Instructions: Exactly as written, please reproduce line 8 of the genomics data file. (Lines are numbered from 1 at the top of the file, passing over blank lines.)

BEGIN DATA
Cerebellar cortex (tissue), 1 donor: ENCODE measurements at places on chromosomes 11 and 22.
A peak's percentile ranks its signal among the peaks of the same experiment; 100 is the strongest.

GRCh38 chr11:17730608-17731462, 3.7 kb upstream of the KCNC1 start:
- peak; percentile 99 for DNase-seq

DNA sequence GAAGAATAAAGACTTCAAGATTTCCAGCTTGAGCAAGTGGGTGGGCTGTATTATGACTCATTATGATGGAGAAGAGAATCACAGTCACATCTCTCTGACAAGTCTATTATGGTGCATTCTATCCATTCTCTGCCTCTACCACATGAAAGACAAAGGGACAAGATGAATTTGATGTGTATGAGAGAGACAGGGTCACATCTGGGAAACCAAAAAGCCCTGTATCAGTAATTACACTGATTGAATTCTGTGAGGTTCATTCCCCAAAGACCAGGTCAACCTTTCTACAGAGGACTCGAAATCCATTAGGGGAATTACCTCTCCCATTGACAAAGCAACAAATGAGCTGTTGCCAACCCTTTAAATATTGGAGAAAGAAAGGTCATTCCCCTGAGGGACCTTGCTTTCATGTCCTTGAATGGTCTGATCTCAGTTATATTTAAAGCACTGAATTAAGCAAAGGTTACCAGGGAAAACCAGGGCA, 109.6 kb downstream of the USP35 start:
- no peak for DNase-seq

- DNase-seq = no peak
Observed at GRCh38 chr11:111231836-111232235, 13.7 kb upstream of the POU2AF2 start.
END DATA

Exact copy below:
Observed at GRCh38 chr11:111231836-111232235, 13.7 kb upstream of the POU2AF2 start.